Ama Lou Makes Her Mark
Ama Lou is a classically trained singer, songwriter and budding director. But she won’t let those boxes contain her.
It’s not every day that a young singer gets a shout-out from Drake. But as Ama Lou can attest, there’s quite the intense regimen behind her rising success.
First on the list: long-distance running, which Lou has done many times, either during 1 a.m. gym sessions or late at night with her mother. Next is singing while simultaneously doing said long-distance running, to strengthen the diaphragm. When she did that for the first time, the pain was excruciating, she says, but she held on in hopes of improving her breathing stamina. And after that: more hours of singing practice, hitting all the queues, lengths of notes and intonations, sticking to the written music — no freestyling or adding your own flair. The body also must be controlled in particular stances to make these exact phrases and expressions.
“Plus, you’re usually singing in another language,” the 20-year-old says.
Lou, the songstress, songwriter and director who Drake recently credited as being an inspiration for his latest “Scorpion” record, is a classically trained singer whose mental and physical discipline has prepared her for cross-industry breakout.
It is with this work ethic, sense of dedication and ear for specificity that Lou stepped onto the American music scene with her triptych video release “DDD” earlier this summer, part of her EP release by the same name. The video, which was written and directed by Lou and shot by her sister Mahalia John, was also mixed by Good Music producer Che Pope, responsible for such classics as “The Miseducation of Lauryn Hill” and Destiny’s Child’s “No, No, No Part 2.”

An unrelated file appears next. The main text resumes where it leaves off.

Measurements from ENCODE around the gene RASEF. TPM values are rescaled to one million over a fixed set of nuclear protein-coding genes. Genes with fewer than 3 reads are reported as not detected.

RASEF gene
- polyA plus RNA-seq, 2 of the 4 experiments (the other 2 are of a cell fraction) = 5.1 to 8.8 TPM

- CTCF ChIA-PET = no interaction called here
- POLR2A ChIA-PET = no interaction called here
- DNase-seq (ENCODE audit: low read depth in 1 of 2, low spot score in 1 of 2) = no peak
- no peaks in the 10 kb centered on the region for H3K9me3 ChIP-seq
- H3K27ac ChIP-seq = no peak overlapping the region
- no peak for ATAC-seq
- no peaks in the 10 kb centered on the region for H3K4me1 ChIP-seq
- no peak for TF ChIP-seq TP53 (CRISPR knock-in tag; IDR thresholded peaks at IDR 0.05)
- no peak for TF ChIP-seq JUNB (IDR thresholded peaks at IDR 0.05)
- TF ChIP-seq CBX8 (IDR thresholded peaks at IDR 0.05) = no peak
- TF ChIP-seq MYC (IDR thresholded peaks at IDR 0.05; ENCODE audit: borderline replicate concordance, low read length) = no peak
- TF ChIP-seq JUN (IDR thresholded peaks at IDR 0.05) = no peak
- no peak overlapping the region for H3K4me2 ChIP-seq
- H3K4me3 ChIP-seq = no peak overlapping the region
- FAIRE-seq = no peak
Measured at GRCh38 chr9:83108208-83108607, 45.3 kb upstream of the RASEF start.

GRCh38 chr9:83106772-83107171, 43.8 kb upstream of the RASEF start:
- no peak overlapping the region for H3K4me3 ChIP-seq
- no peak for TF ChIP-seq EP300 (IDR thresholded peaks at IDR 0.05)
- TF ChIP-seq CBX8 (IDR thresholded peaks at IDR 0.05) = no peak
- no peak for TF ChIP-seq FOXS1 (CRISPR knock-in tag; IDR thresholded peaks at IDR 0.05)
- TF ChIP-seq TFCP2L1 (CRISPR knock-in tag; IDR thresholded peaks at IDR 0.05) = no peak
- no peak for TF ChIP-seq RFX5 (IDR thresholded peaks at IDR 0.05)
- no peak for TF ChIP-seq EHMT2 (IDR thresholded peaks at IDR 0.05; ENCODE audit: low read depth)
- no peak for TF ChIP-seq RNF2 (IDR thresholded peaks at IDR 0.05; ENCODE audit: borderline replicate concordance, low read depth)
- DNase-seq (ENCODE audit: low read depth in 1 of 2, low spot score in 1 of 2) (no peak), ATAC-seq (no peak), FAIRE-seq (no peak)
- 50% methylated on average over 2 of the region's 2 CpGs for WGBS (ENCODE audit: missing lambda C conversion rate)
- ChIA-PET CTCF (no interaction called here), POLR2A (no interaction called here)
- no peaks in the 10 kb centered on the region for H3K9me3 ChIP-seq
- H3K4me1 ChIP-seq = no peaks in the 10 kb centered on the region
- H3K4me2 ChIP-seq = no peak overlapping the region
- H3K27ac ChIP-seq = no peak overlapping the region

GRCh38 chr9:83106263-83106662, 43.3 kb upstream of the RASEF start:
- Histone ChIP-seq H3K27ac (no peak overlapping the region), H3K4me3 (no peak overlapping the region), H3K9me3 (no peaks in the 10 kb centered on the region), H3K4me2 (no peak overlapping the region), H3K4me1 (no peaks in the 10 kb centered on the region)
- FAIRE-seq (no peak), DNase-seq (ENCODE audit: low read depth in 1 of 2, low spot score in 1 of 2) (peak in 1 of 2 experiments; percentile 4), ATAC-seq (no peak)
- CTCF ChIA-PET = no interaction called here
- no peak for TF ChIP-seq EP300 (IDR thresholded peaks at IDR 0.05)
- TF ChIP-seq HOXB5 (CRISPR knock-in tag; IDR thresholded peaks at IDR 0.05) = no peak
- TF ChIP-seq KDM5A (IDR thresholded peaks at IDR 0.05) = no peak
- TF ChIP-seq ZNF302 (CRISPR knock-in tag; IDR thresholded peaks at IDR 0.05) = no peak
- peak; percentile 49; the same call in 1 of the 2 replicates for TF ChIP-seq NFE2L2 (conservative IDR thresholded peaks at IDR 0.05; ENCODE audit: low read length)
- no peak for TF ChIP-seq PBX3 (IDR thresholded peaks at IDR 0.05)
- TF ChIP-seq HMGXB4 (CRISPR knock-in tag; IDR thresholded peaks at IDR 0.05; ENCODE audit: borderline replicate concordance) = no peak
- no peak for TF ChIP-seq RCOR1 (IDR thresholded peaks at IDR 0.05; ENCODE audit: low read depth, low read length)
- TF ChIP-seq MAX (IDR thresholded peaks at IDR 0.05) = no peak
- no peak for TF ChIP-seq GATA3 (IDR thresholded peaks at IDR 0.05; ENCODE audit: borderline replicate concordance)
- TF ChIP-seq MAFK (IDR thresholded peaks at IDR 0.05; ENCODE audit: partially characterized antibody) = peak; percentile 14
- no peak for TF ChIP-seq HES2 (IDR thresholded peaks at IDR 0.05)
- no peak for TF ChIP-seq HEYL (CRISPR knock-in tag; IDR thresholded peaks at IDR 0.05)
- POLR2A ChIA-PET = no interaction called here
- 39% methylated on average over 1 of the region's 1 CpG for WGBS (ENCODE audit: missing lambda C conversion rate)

Coming off a tour with Jorja Smith, the North London native is holed up in Los Angeles, and as she picks up the phone to chat, is in a car headed to the studio of Snoop Dogg’s son, Cordell Broadus. While the automobile speeds ahead, she ticks off a list of her favorite directors.
“Wong Kar Wai, Stanley Kubrick, Alexander Payne, Sofia Coppola and Greta Gerwig,” she says. “And then, of course, Francis Ford Coppola, who did ‘The Godfather.’”
Lou is blessed with a mind that can juggle multiple mediums at once: her deep, gravelly voice is strong; her songwriting skills oscillate between accessible R&B, classic soul and straight-up prose, and she has a talent for filmmaking. Growing up, watching movies was her way of ingesting new information.
“I am dyslexic, so I can’t sit down and read for a long time,” she explains. “My whole family reads a lot, but I used to watch documentaries and then that led into any kind of video, and then films. It was my way of learning.”
She says for the three-part video “DDD,” she came up with the plot first, then made the music to go along with the visuals — a reversal of how most musicians approach their video process.
“I wanted to create a long film and a segmented piece, one that is in pieces, but blends together throughout the film,” she says. “My sister and I decided that through the story, we would change different parts of the day, but not just in style or song — also through aspect ratio and the way the lens is positioned.”
In the past, Lou has said she isn’t a “gassed person.” But since Drake posted a photo from her last single “TBC” on his Instagram story, she admits it’s been pretty cool that people are starting to know who she is and appreciate her music.
“[Drake] had told me what he’d thought about ‘TBC’ before, so I knew,” she says. “And then when he did it publicly, I felt really grateful. But he’d already told me more personally what it meant to him so that was more meaningful than a public declaration.”
With recognition rolling in, upcoming projects and a concert tour on the way, Lou — who trained herself to sing classical music by slogging up a hill in running shoes, accessing parts of her lungs she didn’t even know existed, panting while trying to hold notes — doesn’t plan on being limited or relegated to any singular category.
“You know what? Film, directing and music are going to go alongside each other — and I’m adding about 10 more things to that as well,” she says, laughing. “So I’m just gonna be popping up in every industry, OK?”